Ellen Burgess sat in chapel, deeply moved. Weekly chapel in her small Christian school was usually a humdrum affair that followed a predictable pattern every Wednesday afternoon. There were the usual praise songs, followed by announcements for sports and drama and yearbook, the weekly litany of dress code infractions, and finally a sermon from a local pastor trying to “relate” to the teens. But today was different.
Today a young man had come to them straight from the jungles of Burma. He brought videos and news clips and his own eyewitness reports documenting the horrific treatment of Burma’s villagers by their own army. He told of whole towns burned to the ground, children shot before their parents’ eyes, people maimed by land mines. But he also told them about the help and hope being offered. He introduced them to his team of rescuers who reconnoitered the jungles, seeking displaced villagers, giving them medical treatment and food, and actively showing them Christ. Some of the villagers were believing in Jesus and even joining the rescue efforts.
“What can I do?” Ellen asked herself, “I’m too young to go anywhere. I’m not a doctor or a nurse, and I sure couldn’t find my way around a jungle.” She stood to leave chapel and took one of the brochures he was passing out. Good, the address and website were on the back. She still had no clue what she could do to help, but she was going to pray about it.
On the bus that afternoon, the kids talked of nothing else but that afternoon’s chapel. Ellen realized she wasn’t the only one who felt they needed to do something. But what?
Ellen and her friends IM’d late into the evening and finally decided to hold a car wash and donate all the money. One of her friends, Curtis, said they could all go without soft drinks and toss their daily 75¢ into a bank. “All of this sounds good…but I wish I could do more,” Ellen thought. “I just don’t have anything valuable enough to give.”
But she did. Ellen awoke at 2:00 the next morning, fingering her three-stone ruby ring. It was the only thing her favorite aunt, Janice, had left her. No, she couldn’t sell that – and even if she did, and even if she sent the money to Burma, the soldiers would keep burning and killing and maiming. She tossed and turned the rest of the night and in the morning decided she just couldn’t sell the ring. There had to be something else, another way.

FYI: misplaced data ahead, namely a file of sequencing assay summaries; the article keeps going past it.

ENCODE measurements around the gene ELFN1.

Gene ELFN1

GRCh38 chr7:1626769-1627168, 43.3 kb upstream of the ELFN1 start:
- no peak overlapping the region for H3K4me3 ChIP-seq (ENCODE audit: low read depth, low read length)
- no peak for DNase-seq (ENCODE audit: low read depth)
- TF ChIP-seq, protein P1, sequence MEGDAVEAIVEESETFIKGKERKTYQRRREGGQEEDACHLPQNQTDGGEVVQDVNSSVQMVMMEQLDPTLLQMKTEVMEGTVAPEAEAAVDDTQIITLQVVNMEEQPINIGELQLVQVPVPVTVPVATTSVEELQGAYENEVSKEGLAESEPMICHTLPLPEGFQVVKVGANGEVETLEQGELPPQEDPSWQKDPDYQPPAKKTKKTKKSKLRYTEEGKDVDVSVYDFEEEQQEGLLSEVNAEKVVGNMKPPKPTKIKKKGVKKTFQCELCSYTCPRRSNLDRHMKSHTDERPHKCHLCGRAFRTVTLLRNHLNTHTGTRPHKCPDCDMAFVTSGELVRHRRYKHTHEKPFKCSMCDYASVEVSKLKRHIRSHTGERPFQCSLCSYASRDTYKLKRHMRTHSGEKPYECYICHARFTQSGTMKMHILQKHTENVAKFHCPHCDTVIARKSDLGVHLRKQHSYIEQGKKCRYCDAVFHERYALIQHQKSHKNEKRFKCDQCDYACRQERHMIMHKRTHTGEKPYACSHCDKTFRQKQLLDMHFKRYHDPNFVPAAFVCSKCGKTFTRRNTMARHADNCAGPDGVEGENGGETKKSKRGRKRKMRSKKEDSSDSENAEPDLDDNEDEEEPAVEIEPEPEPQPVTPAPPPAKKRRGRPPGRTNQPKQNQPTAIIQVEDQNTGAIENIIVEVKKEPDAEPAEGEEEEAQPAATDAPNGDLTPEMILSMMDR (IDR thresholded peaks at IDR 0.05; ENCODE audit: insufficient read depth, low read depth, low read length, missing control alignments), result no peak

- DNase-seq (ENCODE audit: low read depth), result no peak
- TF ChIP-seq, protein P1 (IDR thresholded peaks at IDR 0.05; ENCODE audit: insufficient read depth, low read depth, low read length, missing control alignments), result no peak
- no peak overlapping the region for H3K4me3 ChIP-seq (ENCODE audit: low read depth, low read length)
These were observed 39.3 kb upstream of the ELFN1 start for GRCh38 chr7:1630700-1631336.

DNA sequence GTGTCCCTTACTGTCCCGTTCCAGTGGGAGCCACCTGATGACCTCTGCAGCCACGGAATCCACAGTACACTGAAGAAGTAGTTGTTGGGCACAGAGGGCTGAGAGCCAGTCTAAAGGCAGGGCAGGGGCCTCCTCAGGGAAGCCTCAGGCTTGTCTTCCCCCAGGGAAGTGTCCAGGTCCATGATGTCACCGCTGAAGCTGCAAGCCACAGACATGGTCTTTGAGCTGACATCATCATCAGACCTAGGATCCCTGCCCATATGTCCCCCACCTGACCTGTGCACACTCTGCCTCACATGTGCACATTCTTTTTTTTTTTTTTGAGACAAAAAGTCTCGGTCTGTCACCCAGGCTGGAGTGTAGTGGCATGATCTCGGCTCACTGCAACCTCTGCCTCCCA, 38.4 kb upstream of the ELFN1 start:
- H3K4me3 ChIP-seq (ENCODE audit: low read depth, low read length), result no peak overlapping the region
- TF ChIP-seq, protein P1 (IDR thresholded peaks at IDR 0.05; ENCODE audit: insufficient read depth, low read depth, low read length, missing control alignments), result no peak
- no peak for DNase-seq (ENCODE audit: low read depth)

So, the students held their car wash. They tossed their daily soft drink money in a bank in the school office. They called the missionary and donated everything to his cause. But Ellen wasn’t satisfied. Something didn’t feel complete to her.
When her mom picked her up from school the Monday after the carwash, she asked her, “Ellen, what’s going on with you? You’ve been so quiet lately.”
“You know all this stuff about Burma? I don’t know, Mom, I just wish I could give more and do something else. I keep thinking about Aunt Janice’s ring. It’s all I have from her, but I keep feeling I should sell it and give them the money.”
Mrs. Burgess was silent for a moment, and then pulled the car over to the side of the road. She turned toward Ellen with tears in her eyes. “Ellen, Janice was my only sister, and I’ll miss her forever. I loved her with all my heart. But there’s something about her you don’t know.” She signed and continued. “When she was your age, she planned to be a missionary. Everything was in place, but she met a guy. To make a long story short, she got pregnant.”
“You’re kidding! I never knew this. What happened to the baby?”
“She had a little boy, but he was stillborn. She never got over it and never went to the mission field. I guess she couldn’t forgive herself and thought God couldn’t use her.”
The two of them sat in the car, each thinking her own private thoughts. As her mother started the car and pulled into traffic, Ellen asked, “Mom, where was Aunt Janice going to go?”
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